Erin Hoffman's Inside JobInside Job: Lessons from the Street IIErin Hoffman's Inside Job - RSS 2.0
Earlier this month, I set out to consolidate folk wisdom from the games industry for the anecdotal benefit of students and developers new to the business. This week, the quest continues. I posed two questions to some of the great people I've been fortunate to meet here. The first was easiest:
Given the opportunity to give one piece of advice to an aspiring game developer, what would they say?
"Be persistent! That pays off more often than any other simple tactic I've found."
-- Noah Falstein, Freelance Designer, The Inspiracy
"Make a game, a mod or a map in the game editor of your choice before even thinking about going for a real game job. Everyone has great ideas; not everyone has the balance of technical mastery and aesthetic competence it takes to make a game designer."
-- John Feil, Lead Designer, Foundation 9 Entertainment
"My suggestion to a new game developer is try to find another profession. This doesn't mean giving up programming if you're a programmer; just don't be a game programmer.
If a person can't be dissuaded, I suggest any developer learn a little about other game development disciplines to make it easier to resolve problems. An artist should learn a little about programming and audio; a programmer should learn something about art tools; etc."
-- Joe Pearce, Owner, Wyrmkeep Entertainment
"The most important piece of advice I would give to any newcomer is that you should approach every single task and interaction in the industry as a chance to excel. It is really hard to maintain that attitude and ethic. One of the lessons I learned from my time working in theater is that the most important thing you can bring to the table for anything is simply commitment - which is to say committing to do something wholly, fully, to the best of your ability and with complete responsibility for its success until the bitter end while absolutely not half-assing anything at any level. Treating every task and interaction as a chance to excel is essentially committing to your career at every level. Note that 'excel' here does not refer to making yourself look good at the expense of others. It means, rather, exceeding all expectations of the outcome - including your own."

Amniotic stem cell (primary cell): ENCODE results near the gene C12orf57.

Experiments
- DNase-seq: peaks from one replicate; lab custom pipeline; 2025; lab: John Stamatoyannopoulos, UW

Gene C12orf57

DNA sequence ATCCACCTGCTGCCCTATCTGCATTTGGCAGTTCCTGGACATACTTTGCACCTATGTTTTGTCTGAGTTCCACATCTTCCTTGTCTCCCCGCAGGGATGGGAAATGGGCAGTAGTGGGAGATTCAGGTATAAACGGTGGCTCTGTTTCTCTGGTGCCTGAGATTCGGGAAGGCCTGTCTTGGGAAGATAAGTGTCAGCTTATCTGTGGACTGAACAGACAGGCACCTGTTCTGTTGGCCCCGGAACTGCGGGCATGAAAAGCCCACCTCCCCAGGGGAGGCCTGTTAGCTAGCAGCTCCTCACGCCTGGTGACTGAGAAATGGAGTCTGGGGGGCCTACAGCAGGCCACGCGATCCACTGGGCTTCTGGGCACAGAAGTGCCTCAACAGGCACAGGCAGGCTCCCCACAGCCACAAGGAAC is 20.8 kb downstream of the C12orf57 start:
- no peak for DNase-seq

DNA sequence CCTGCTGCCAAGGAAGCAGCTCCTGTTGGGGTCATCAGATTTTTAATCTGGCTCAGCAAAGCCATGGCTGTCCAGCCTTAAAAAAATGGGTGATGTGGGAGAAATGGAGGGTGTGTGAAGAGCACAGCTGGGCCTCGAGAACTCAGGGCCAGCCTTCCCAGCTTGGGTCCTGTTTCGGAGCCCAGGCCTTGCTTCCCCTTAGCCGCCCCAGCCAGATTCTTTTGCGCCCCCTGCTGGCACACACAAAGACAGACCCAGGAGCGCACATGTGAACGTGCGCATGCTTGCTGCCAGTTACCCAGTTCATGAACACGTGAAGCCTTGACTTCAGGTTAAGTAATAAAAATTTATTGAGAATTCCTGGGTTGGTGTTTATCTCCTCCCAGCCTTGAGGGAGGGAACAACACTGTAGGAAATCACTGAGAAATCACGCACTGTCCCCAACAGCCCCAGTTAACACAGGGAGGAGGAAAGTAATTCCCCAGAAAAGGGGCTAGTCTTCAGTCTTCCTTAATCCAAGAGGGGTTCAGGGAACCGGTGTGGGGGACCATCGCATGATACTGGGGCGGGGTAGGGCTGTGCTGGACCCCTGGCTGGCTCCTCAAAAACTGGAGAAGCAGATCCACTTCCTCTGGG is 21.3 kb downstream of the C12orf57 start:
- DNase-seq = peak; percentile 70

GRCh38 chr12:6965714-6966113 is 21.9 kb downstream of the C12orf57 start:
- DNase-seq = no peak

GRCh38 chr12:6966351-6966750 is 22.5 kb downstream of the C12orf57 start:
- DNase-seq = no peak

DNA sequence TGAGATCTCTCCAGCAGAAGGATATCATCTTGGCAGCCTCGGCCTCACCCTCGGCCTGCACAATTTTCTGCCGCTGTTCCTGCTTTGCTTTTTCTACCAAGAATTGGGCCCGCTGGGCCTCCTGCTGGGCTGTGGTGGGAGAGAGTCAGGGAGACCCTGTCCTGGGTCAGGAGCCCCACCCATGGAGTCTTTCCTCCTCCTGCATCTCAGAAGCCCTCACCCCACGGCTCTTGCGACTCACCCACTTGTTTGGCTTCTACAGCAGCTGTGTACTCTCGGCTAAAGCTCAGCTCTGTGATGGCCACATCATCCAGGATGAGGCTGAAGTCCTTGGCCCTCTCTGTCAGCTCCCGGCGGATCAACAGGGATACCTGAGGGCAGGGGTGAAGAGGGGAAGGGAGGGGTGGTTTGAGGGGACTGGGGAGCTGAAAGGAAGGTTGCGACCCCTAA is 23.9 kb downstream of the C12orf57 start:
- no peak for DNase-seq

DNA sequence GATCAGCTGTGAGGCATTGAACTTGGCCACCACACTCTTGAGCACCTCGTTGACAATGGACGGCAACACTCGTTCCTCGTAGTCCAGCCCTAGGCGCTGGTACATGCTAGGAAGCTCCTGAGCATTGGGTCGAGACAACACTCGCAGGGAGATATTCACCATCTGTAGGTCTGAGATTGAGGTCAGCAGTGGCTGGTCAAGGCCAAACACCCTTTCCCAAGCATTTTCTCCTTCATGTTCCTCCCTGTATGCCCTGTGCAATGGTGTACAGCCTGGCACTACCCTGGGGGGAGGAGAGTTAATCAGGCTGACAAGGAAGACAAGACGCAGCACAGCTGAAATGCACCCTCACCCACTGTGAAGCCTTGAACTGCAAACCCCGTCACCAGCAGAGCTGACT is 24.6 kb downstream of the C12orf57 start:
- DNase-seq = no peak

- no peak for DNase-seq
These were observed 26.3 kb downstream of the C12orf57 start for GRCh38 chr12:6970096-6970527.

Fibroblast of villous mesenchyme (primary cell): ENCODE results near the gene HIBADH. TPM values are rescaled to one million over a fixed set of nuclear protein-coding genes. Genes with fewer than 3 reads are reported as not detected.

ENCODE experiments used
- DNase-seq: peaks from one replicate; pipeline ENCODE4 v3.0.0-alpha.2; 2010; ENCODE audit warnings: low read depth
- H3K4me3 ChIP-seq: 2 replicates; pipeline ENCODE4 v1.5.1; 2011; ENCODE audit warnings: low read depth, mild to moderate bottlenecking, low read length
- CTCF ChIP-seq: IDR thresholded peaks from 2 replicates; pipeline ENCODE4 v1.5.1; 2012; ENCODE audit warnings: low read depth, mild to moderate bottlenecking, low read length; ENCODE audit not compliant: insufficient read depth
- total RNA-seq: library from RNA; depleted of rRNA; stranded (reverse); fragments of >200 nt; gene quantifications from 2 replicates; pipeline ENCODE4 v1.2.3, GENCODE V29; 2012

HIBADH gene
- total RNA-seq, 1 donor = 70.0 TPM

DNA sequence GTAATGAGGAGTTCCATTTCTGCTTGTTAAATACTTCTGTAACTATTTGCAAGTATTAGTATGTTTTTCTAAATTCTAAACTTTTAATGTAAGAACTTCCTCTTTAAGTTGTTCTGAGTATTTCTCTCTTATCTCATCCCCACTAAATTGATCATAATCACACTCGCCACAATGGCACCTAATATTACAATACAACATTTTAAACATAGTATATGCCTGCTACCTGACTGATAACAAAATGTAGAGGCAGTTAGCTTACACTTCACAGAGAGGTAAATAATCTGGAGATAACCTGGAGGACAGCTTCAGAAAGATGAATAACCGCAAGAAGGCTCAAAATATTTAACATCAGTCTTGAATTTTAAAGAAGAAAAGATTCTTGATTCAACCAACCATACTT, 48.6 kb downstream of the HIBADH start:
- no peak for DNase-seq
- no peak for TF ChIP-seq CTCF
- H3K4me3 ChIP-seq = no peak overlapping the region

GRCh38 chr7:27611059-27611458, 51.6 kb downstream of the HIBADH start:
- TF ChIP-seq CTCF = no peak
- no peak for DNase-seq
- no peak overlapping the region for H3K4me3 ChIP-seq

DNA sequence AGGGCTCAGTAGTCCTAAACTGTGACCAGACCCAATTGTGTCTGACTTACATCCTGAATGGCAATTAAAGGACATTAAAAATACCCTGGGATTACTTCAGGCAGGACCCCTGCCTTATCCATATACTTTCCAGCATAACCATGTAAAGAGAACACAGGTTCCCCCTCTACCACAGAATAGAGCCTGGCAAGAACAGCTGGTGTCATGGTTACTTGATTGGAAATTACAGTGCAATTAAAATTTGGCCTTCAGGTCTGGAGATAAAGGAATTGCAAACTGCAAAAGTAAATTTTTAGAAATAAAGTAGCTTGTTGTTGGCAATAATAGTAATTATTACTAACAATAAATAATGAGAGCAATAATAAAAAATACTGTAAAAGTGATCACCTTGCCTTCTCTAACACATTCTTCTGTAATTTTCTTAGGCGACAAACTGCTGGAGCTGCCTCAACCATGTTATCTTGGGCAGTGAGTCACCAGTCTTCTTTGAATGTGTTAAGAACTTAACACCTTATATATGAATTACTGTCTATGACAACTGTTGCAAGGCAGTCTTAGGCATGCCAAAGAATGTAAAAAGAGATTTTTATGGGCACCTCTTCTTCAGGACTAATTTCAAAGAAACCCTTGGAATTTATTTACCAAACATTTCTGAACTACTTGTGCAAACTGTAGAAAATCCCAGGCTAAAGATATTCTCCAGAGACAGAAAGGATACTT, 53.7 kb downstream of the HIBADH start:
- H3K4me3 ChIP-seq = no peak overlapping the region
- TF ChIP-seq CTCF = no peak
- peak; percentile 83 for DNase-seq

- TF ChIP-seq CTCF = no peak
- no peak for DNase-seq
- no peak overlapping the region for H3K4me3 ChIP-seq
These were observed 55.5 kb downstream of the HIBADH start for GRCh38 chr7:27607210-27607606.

-- Link Hughes, Programmer, CCP North America
"Never pretend to know something you don't. You get way more cred in the long run for being honest, and it'll give you many more opportunities for learning new things."
-- Jenny Dybedahl, Systems Administrator, Handelsbanken
"Know your strengths and weaknesses and play to your strengths - even if that's not what your friends, parents, boss and your own expectations tell you to do. For years I knew I wanted to be a game programmer, and eventually I became one ... but after a while I realized that I would never be more than a journeyman. True brilliance eluded me, in part because I didn't enjoy it enough to put in the effort required to excel. Later I found something that I do excel at - game design consulting and teaching - and I'm a lot happier now. I also don't have to work as hard - or at least, it doesn't feel as much like work because I enjoy it."
-- Ernest Adams, Game Design Consultant, International Hobo